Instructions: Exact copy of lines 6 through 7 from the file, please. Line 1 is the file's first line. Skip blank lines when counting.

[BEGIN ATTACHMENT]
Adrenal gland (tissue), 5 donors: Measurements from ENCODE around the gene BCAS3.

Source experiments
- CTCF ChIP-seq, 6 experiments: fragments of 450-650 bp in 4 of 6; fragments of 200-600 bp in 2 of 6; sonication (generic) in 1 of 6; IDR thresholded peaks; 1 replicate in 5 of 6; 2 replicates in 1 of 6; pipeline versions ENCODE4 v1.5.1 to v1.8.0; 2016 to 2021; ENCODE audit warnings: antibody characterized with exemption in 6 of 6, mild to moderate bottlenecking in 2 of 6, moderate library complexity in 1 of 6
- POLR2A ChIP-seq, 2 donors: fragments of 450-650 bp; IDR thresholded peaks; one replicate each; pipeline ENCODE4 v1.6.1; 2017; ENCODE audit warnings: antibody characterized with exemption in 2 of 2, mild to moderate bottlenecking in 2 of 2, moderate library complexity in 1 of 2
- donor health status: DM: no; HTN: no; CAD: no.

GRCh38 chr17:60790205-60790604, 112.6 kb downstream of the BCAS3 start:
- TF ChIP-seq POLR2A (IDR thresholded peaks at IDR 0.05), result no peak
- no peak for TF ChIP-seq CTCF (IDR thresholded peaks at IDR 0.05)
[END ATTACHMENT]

GRCh38 chr17:60790205-60790604, 112.6 kb downstream of the BCAS3 start:
- TF ChIP-seq POLR2A (IDR thresholded peaks at IDR 0.05), result no peak